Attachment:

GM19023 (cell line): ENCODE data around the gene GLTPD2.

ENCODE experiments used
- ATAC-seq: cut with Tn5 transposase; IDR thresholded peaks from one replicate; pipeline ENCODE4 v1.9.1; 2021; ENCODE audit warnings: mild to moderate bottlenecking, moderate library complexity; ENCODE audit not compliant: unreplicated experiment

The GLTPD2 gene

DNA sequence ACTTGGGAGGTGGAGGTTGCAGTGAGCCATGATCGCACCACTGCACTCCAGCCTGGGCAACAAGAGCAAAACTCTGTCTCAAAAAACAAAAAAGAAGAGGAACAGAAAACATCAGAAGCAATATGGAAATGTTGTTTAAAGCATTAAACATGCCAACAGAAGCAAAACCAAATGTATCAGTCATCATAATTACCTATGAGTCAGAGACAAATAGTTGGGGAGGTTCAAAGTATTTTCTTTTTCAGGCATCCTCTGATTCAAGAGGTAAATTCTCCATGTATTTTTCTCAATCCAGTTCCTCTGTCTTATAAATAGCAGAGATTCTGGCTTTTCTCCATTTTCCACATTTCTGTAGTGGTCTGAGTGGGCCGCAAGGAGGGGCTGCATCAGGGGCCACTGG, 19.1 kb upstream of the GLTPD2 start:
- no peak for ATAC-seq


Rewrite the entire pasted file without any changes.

GM19023 (cell line): ENCODE data around the gene GLTPD2.

ENCODE experiments used
- ATAC-seq: cut with Tn5 transposase; IDR thresholded peaks from one replicate; pipeline ENCODE4 v1.9.1; 2021; ENCODE audit warnings: mild to moderate bottlenecking, moderate library complexity; ENCODE audit not compliant: unreplicated experiment

The GLTPD2 gene

DNA sequence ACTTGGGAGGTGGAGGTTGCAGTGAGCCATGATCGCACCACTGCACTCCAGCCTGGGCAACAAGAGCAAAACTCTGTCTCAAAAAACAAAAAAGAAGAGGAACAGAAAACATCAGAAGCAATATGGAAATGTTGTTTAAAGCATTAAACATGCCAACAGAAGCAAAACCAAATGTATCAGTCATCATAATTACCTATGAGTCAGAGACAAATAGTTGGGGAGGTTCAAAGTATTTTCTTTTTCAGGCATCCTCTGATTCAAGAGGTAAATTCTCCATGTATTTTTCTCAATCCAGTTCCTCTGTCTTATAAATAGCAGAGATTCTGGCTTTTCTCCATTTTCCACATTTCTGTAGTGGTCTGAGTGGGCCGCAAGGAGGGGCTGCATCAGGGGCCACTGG, 19.1 kb upstream of the GLTPD2 start:
- no peak for ATAC-seq